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Changes in Photoperiod or Temperature Alter the Functional Relationships between Phytochromes and Reveal Roles for phyD and phyE
Karen J. Halliday and Garry C. Whitelam
Vol. 131, No. 4 (Apr., 2003), pp. 1913-1920
Published by: American Society of Plant Biologists (ASPB)
Stable URL: http://www.jstor.org/stable/4281060
Page Count: 8
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The phytochromes are one of the means via which plants obtain information about their immediate environment and the changing seasons. Phytochromes have important roles in developmental events such as the switch to flowering, the timing of which can be crucial for the reproductive success of the plant. Analysis of phyB mutants has revealed that phyB plays a major role in this process. We have recently shown, however, that the flowering phenotype of the phyB monogenic mutant is temperature dependent. A modest reduction in temperature to 16°C was sufficient to abolish the phyB mutant early-flowering phenotype present at 22°C. Using mutants null for one or more phytochrome species, we have now shown that phyA, phyD, and phyE, play greater roles with respect to phyB in the control of flowering under cooler conditions. This change in the relative contributions of individual phytochromes appears to be important for maintaining control of flowering in response to modest alterations in ambient temperature. We demonstrate that changes in ambient temperature or photoperiod can alter the hierarchy and/or the functional relationships between phytochrome species. These experiments reveal new roles for phyD and phyE and provide valuable insights into how the phytochromes help to maintain development in the natural environment.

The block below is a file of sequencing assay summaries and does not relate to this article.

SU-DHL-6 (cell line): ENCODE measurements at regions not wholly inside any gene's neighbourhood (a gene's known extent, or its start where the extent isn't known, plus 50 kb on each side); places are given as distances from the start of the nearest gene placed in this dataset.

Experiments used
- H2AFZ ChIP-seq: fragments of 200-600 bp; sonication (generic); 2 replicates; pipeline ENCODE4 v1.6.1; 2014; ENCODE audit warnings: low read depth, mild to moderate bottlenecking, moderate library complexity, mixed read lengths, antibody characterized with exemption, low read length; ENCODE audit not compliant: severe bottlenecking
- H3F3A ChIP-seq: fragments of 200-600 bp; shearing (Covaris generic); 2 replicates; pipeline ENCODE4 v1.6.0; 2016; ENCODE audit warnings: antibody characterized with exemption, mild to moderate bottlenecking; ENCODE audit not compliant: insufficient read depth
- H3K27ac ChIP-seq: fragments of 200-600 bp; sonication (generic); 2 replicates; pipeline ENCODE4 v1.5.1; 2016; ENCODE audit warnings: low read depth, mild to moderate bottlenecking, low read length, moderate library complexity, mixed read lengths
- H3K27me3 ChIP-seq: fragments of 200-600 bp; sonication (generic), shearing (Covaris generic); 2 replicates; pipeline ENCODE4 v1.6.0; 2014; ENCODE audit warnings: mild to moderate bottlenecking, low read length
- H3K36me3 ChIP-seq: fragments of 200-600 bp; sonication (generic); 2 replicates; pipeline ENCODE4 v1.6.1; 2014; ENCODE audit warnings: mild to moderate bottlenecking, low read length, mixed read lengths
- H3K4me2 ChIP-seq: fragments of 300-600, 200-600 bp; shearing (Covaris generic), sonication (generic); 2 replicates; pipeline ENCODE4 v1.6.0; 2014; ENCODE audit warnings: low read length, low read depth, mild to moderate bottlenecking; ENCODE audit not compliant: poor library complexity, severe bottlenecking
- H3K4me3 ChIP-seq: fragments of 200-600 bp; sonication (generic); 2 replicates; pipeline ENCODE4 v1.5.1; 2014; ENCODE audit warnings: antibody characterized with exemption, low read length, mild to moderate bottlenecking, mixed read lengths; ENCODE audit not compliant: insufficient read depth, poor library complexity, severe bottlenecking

Plant Physiology © 2003 American Society of Plant Biologists (ASPB)